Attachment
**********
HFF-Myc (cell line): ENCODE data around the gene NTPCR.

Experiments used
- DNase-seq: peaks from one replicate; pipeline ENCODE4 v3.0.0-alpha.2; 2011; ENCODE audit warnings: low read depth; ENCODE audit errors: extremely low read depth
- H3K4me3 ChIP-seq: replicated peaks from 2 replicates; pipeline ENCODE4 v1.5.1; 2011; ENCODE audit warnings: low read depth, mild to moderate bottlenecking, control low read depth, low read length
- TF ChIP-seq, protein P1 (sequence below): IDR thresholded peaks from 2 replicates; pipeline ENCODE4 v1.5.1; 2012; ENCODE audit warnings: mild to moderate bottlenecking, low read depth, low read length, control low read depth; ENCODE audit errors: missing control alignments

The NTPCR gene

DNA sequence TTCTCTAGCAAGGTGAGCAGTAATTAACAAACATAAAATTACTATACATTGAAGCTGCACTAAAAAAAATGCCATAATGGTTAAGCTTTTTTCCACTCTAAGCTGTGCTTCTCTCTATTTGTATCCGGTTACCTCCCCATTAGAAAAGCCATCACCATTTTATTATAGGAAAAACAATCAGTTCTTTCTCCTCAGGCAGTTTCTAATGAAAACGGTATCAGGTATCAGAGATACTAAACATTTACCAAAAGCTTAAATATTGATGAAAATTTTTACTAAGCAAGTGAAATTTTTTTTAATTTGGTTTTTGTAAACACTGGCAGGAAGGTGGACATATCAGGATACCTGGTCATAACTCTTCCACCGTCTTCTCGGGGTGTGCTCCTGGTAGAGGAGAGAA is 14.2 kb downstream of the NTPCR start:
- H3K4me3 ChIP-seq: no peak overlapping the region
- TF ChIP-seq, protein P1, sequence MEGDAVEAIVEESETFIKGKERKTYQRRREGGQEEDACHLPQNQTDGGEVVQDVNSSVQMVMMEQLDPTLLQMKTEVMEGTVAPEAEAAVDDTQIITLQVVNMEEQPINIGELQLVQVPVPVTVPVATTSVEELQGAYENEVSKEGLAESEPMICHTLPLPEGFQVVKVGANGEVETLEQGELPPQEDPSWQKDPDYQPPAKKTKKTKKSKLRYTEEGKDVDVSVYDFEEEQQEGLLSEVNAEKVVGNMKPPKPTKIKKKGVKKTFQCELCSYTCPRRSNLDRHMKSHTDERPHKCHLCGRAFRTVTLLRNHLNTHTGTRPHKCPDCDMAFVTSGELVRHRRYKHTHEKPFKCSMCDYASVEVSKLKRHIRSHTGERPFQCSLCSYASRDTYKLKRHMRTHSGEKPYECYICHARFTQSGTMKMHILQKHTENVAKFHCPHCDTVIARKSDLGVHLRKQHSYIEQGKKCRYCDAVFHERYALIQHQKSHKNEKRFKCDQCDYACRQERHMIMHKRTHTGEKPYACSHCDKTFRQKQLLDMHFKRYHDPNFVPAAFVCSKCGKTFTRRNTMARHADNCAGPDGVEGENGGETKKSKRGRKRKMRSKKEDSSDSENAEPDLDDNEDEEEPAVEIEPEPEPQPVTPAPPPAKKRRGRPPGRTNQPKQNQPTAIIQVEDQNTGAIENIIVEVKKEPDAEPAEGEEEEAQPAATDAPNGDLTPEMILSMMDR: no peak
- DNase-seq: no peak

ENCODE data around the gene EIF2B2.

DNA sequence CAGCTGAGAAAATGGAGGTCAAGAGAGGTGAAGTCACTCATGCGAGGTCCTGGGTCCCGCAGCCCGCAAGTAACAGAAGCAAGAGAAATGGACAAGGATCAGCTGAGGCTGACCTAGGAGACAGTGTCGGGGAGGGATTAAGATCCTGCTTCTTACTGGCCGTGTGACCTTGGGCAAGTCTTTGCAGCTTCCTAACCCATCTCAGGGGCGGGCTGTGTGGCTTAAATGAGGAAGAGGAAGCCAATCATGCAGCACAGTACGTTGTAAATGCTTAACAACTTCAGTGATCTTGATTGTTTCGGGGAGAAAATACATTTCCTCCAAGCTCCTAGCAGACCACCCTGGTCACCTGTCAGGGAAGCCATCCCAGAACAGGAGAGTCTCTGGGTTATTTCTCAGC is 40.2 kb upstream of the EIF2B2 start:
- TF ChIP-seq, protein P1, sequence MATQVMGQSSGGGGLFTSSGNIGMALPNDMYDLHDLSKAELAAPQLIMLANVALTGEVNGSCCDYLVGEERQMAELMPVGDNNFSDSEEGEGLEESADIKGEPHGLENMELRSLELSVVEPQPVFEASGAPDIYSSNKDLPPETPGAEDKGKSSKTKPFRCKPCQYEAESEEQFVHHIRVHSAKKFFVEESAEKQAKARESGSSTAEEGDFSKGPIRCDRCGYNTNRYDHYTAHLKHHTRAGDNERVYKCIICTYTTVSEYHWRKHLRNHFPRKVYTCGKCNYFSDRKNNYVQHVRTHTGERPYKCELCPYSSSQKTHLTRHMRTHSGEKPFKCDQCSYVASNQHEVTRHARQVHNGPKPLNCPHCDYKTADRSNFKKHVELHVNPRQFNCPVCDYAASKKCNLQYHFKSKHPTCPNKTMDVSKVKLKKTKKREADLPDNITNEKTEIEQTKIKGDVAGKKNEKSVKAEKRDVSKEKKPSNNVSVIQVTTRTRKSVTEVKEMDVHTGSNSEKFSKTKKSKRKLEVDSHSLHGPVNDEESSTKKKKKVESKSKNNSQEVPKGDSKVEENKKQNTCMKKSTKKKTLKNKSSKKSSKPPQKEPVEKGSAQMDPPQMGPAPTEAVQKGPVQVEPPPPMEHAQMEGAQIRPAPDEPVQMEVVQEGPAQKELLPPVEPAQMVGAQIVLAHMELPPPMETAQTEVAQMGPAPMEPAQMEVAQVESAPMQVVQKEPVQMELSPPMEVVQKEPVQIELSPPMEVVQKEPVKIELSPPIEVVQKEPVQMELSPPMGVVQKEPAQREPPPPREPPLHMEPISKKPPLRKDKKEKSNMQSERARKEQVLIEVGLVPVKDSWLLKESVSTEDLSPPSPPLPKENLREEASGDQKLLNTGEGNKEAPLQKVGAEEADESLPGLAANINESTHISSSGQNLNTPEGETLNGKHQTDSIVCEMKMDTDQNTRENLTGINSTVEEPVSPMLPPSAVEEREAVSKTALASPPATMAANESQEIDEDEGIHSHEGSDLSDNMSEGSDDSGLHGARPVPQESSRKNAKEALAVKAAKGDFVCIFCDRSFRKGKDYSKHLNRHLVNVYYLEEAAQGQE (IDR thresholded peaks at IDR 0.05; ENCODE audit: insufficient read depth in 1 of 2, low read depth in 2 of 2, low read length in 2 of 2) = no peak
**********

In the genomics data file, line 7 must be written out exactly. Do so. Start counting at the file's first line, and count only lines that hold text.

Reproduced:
DNA sequence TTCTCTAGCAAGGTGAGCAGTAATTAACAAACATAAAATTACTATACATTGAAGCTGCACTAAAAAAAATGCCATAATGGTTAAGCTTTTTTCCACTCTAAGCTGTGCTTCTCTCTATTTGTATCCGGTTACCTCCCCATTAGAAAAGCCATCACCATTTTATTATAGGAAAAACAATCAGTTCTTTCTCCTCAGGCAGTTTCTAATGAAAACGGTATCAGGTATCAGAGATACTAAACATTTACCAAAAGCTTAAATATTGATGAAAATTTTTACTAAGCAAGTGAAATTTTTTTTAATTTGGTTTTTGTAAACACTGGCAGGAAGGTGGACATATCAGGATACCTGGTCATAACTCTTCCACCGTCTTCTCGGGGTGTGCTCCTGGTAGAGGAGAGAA is 14.2 kb downstream of the NTPCR start: